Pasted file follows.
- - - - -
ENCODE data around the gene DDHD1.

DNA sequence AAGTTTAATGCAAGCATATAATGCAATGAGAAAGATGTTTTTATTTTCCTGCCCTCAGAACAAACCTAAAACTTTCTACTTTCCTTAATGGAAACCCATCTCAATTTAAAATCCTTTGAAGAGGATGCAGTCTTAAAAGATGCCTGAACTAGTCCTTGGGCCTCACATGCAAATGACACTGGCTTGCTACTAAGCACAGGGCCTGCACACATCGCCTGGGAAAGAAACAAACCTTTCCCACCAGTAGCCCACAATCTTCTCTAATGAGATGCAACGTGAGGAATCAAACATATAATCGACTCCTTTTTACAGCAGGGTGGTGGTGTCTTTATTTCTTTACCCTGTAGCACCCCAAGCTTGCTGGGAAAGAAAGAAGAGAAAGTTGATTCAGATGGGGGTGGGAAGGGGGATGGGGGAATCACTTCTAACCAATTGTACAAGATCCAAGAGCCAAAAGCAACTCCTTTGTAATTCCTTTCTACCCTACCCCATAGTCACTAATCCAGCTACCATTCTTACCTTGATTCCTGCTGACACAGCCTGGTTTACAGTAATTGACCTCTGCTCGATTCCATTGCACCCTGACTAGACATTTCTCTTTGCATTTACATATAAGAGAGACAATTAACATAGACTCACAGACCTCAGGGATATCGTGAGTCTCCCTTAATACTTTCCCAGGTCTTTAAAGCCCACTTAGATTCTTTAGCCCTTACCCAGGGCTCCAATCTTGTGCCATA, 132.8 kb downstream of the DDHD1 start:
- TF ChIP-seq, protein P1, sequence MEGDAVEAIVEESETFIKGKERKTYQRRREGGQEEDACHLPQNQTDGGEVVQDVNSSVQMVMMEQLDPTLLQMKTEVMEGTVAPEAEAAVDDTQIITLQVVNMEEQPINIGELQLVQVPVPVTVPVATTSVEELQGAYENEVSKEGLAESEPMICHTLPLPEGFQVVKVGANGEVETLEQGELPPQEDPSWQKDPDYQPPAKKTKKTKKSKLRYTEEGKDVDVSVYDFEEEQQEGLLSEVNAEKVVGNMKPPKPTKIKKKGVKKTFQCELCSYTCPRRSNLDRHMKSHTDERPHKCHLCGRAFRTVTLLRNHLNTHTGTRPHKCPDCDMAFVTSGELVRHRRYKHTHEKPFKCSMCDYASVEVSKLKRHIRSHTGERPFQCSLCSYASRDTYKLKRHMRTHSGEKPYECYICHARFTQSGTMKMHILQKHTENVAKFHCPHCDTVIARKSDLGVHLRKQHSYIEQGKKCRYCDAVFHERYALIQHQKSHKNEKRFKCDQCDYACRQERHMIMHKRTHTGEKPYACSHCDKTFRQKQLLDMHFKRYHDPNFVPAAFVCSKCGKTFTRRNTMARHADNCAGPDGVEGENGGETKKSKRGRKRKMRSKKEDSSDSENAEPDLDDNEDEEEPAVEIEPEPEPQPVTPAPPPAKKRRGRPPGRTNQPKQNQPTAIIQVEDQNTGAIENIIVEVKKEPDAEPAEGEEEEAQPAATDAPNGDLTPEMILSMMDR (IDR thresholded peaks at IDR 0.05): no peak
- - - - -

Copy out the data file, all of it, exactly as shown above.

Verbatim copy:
ENCODE data around the gene DDHD1.

DNA sequence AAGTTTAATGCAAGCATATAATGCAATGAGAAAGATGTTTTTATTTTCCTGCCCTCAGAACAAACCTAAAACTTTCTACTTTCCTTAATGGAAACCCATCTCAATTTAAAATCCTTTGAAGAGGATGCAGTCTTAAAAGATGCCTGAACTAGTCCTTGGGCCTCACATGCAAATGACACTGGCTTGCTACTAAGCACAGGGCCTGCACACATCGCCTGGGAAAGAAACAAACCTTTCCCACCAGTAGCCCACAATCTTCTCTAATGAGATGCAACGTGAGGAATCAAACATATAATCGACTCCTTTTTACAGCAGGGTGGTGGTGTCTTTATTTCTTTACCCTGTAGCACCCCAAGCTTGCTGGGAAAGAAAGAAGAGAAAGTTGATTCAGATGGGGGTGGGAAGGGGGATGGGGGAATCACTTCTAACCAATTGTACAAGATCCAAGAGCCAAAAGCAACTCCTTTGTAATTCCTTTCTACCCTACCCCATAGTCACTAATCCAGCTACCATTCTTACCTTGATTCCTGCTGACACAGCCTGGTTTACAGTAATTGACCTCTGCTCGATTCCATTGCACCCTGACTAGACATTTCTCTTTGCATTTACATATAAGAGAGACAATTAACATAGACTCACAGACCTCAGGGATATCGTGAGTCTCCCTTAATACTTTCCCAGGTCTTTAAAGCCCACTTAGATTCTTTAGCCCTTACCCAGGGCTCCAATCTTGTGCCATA, 132.8 kb downstream of the DDHD1 start:
- TF ChIP-seq, protein P1, sequence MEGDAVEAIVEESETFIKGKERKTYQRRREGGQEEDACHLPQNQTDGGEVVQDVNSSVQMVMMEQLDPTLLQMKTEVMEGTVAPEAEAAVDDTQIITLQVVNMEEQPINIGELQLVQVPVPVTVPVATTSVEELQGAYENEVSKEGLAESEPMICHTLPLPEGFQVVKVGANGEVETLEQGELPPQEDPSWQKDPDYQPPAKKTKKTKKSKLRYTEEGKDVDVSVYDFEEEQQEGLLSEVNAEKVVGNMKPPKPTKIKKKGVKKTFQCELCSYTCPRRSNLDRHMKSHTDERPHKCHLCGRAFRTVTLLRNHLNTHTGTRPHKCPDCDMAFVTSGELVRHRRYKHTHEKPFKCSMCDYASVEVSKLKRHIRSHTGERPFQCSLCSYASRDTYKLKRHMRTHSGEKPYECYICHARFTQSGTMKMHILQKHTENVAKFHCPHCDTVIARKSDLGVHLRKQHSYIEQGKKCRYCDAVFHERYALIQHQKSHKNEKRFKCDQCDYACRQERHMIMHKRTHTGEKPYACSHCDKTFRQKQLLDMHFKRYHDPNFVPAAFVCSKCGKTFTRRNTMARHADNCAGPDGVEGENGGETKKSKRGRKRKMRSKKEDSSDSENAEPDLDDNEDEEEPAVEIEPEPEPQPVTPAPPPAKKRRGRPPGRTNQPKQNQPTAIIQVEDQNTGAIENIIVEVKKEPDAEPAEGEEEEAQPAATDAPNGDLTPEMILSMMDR (IDR thresholded peaks at IDR 0.05): no peak